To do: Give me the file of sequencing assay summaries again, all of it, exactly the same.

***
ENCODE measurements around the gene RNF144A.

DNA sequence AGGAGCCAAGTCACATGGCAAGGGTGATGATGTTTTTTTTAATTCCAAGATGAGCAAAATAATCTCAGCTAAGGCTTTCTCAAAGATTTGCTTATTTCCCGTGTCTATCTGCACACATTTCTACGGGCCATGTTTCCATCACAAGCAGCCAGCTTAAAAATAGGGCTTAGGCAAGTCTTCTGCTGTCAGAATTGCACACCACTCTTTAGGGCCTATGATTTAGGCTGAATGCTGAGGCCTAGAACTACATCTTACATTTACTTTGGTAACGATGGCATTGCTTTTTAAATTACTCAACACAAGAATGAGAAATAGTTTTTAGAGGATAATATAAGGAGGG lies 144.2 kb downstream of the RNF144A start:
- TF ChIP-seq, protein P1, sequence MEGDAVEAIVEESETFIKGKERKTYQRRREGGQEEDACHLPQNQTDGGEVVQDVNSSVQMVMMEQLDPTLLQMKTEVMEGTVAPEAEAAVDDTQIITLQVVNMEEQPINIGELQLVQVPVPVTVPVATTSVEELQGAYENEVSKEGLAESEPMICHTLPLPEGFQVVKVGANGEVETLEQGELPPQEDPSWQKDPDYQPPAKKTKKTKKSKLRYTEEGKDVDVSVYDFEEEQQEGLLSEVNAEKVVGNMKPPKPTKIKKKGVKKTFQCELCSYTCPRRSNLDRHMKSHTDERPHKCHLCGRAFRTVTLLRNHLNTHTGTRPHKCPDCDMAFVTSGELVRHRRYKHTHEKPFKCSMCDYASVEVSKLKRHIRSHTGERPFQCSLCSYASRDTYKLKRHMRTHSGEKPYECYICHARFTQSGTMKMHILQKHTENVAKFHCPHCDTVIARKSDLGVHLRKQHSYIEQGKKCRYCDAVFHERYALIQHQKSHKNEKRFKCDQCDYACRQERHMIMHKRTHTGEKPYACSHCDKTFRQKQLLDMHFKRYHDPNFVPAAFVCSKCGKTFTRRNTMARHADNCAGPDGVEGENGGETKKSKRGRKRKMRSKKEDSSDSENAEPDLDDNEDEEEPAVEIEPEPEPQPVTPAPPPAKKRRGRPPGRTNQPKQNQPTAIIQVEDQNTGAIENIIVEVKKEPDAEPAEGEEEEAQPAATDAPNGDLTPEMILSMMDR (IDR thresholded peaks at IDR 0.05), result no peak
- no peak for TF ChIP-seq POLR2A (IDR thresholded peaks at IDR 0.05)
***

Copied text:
ENCODE measurements around the gene RNF144A.

DNA sequence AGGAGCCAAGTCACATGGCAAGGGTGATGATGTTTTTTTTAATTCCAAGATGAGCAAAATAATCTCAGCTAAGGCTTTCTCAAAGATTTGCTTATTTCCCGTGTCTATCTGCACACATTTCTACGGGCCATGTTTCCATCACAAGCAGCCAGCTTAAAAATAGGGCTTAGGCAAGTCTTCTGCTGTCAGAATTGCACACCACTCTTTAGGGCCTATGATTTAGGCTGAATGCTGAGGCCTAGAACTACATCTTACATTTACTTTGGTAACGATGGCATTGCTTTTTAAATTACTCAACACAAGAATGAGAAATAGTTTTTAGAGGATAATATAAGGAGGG lies 144.2 kb downstream of the RNF144A start:
- TF ChIP-seq, protein P1, sequence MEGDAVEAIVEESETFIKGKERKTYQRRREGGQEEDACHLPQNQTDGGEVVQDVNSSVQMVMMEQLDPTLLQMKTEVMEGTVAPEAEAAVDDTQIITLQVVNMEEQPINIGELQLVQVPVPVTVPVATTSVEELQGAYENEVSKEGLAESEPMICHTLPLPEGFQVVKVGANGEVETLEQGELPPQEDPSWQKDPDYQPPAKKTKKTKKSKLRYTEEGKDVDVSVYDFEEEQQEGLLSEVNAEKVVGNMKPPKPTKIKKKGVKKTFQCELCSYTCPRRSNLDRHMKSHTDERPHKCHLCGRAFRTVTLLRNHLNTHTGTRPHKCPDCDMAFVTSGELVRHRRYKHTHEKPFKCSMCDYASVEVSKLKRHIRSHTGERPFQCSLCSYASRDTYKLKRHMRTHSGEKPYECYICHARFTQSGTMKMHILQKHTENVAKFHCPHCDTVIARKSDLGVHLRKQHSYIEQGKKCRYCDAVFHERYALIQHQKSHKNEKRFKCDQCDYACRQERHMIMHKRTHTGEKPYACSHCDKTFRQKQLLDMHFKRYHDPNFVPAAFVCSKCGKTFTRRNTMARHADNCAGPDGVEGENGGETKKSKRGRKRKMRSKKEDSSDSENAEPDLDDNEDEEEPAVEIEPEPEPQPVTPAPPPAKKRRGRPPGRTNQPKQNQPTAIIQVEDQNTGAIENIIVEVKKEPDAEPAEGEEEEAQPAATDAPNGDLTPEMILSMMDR (IDR thresholded peaks at IDR 0.05), result no peak
- no peak for TF ChIP-seq POLR2A (IDR thresholded peaks at IDR 0.05)